It has likely been the most leaked phone in existence, and while there’s a lot we’ve known about the new Pixel 3’s – today Google has finally officially announced the new devices at its launch event in New York. Here’s the summary of the new hardware of software of Google’s new flagship smartphone for the end of 2018.

The Pixel 2 phones have been relatively successful phones for Google and grown to have a notable following. Today’s launched Pixel 3 devices iterate on last year’s phones, improving on aspects that differentiated Google’s phones from other manufacturers, such as the camera.

Google Pixel 3's
  Pixel 3 Pixel 3 XL
SoC Snapdragon 845

4x Kryo 385 Gold (Cortex A75 based) @ 2.8GHz
4x Kryo 385 Silver (Cortex A55 based) @ 1.76GHz
GPU Adreno 630 @ 710MHz
Display 5.5" AMOLED
2160 x 1080 (18:9)
6.3" P-OLED
2960 x 1440 (18.5:9)
Size Height 145.6 mm 158.0 mm
Width 68.2 mm 76.6 mm
Depth 7.9 mm 7.9 mm
Weight 148 grams 184 grams
Battery Capacity 2915mAh 3430mAh
Wireless Charging Qi
Rear Camera 12.2 MP, f/1.8, 27mm (wide), 1/2.55", 1.4µm,
OIS, dual pixel PDAF
Front Cameras Dual 8MP modules
Regular f/1.8 75° & wide angle f/2.2 97° FoV lenses
Storage 64 GB / 128 GB 64 GB / 128 GB
Wireless (local) 802.11ac Wi-Fi + Bluetooth 5.0 LE + NFC
Cellular CAT 16 (1Gbps DL / 75Mbps UL), 5x DL CA, 4x4 MIMO,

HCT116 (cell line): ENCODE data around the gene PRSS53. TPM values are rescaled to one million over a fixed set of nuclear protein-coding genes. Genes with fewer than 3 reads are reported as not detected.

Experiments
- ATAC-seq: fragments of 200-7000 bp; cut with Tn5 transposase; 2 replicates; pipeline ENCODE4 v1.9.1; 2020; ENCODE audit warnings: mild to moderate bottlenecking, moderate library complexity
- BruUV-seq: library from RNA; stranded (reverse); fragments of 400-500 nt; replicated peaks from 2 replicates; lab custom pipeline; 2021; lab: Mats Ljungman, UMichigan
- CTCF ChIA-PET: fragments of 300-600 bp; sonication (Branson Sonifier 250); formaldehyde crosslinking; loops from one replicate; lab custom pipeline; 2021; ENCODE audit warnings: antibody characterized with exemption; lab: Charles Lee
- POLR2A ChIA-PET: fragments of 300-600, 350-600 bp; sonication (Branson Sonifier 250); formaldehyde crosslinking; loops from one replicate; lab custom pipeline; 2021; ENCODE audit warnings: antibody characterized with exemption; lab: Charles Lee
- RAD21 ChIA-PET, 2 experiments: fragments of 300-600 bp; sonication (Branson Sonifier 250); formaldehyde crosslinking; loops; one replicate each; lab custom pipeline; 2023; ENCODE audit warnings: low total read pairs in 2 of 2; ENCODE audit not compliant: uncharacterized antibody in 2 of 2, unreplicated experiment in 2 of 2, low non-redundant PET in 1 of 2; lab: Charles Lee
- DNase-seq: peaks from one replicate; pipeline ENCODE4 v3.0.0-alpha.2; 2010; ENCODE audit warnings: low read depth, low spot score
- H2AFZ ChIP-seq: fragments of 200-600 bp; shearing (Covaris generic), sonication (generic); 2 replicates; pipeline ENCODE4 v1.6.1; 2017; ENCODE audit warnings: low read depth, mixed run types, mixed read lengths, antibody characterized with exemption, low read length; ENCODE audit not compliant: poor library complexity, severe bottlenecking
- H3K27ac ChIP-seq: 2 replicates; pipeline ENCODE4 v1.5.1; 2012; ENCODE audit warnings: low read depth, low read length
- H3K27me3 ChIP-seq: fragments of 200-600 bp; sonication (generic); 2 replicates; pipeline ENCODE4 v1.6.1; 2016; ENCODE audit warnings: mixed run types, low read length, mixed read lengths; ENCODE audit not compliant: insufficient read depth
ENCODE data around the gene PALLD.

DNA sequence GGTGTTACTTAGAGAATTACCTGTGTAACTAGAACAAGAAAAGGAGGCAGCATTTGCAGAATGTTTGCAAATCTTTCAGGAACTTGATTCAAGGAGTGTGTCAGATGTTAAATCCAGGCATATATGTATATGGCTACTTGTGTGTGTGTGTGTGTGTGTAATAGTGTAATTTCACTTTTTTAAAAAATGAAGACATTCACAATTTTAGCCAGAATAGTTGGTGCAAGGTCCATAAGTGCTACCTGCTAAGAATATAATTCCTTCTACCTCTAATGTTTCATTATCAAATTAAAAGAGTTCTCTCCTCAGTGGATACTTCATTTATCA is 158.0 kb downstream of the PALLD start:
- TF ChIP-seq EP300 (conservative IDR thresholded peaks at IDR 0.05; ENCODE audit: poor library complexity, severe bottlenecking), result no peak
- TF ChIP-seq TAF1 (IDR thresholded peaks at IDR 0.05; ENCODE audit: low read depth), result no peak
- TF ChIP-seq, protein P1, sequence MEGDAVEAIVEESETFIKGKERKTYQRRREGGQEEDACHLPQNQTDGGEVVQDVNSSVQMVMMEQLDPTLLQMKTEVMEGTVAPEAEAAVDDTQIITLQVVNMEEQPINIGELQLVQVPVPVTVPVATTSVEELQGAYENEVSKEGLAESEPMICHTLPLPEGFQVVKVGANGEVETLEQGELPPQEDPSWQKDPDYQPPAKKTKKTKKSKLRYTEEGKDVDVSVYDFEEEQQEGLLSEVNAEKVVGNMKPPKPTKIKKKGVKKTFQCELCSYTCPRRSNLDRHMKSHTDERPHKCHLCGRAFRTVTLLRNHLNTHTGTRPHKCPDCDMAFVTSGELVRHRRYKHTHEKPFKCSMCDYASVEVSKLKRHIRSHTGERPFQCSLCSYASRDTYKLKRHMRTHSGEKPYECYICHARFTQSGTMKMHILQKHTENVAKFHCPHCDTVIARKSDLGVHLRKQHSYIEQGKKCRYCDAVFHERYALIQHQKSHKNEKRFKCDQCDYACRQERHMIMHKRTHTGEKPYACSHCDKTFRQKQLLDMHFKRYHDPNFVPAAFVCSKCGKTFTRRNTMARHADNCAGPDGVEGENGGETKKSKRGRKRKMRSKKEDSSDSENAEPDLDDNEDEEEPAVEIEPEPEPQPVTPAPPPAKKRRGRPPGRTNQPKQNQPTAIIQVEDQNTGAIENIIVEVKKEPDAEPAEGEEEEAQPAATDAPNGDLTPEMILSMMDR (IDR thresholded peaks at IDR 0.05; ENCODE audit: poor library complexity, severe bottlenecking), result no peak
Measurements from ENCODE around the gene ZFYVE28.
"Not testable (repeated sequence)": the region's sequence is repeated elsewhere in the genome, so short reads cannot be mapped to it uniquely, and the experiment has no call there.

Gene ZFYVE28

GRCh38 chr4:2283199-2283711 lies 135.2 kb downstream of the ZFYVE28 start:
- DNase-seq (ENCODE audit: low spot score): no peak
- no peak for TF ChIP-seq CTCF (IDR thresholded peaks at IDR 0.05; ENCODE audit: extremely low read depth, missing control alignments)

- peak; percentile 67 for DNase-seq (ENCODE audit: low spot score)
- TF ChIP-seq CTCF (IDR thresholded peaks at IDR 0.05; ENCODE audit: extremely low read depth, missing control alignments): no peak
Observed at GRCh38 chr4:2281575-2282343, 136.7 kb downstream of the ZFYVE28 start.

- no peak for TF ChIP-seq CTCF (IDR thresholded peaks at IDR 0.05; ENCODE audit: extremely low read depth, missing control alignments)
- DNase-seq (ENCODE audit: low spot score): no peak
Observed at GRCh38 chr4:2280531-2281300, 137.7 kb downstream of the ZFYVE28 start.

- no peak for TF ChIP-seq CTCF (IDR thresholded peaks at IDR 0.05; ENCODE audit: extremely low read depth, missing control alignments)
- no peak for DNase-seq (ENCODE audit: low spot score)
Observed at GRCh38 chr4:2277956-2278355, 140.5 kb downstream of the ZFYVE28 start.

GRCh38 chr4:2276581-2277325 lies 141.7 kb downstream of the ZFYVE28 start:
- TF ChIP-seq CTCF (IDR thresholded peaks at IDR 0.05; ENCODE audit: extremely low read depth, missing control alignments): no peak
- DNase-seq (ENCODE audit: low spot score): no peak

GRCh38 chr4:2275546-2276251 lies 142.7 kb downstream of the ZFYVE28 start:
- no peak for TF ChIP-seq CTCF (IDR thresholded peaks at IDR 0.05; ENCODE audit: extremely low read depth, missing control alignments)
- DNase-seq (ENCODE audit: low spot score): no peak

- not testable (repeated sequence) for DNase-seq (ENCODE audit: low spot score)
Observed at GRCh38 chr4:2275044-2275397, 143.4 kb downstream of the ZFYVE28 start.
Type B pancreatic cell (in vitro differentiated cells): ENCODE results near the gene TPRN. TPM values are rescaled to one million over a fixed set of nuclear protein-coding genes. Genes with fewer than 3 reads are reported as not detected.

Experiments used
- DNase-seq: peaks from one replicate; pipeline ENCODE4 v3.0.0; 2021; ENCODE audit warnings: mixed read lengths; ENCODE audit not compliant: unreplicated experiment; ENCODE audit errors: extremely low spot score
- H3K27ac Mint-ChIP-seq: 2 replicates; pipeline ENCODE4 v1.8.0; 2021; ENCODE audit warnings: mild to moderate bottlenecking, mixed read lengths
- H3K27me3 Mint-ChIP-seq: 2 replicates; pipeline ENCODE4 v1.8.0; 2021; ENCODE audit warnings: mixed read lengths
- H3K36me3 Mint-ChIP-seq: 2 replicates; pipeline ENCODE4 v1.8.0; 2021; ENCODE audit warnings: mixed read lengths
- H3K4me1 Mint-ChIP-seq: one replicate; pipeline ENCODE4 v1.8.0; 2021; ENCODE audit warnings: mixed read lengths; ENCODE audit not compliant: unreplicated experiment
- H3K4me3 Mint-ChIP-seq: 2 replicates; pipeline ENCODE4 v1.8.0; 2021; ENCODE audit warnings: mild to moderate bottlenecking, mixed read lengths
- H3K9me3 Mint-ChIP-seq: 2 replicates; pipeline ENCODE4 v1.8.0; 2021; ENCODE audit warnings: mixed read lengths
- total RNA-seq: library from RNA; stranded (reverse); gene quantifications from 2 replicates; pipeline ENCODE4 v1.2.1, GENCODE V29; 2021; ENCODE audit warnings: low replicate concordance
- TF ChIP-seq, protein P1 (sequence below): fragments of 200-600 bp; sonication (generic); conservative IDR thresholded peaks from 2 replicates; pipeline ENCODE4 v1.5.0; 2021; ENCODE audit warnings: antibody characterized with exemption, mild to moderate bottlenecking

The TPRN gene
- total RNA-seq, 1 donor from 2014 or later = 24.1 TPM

LAA, 256-QAM DL and 64-QAM UL
Splash, Water, Dust Resistance IPX8
(Water resistant up to 1m)
Dual-SIM nano-SIM
Launch Price 64 GB: $799 / £739 / 849€
128 GB: $899 / £839 / 949€
64 GB: $899 / not avail. / 949€
256 GB: $999 / £969 / 1049€

Hardware wise the new Pixel 3 and Pixel 3 XL are powered by this year’s Snapdragon 845 processor. We already saw Qualcomm’s SoC in a mass of handsets from a variety of vendors, and it performed excellently in every one of them. For the Pixel phones, what would likely be a bigger differentiation, is how Google will handle the software side of things. Qualcomm’s Snapdragon 845 scheduler differentiated a lot from the “vanilla” Android kernel – and I think Google will want to continue to use its own scheduling.

The device comes with 4GB of LPDDR4X. I don’t think this is an issue, even if some flagship devices this year sport larger capacities. Onboard storage comes in 64 and 128GB options.

Starting off with the design of the Pixel 3, Google has elongated the screen aspect ratio to 18:9 and reduced the top and bottom bezels compared to the Pixel 2. Over this updates the design with the trend with what we’ve seen in 2018, as phone’s screen-to-body ratio continues to grow.

The Pixel 3 XL is where Google is definitely taking a large design risk: The new XL also increases the screen-to-body ratio over the 2XL, however this comes with the introduction of a massive new screen notch. Now I can’t really be accused of being anti-notch, as I found it to be a complete non-issue on all of this year’s reviewed devices, including Huawei’s P20’s, the OnePlus 6 as well as the LG G7. However Google’s take on the notch is definitely weird: It’s almost twice as high as that of other vendors, which makes one question exactly how this will actually look in daily app usages and if it’s actually of any benefit in terms of notification bar space. Subjectively, it does look ridiculous, but we’ll hold off definitive conclusions until we’ve had time with the phone.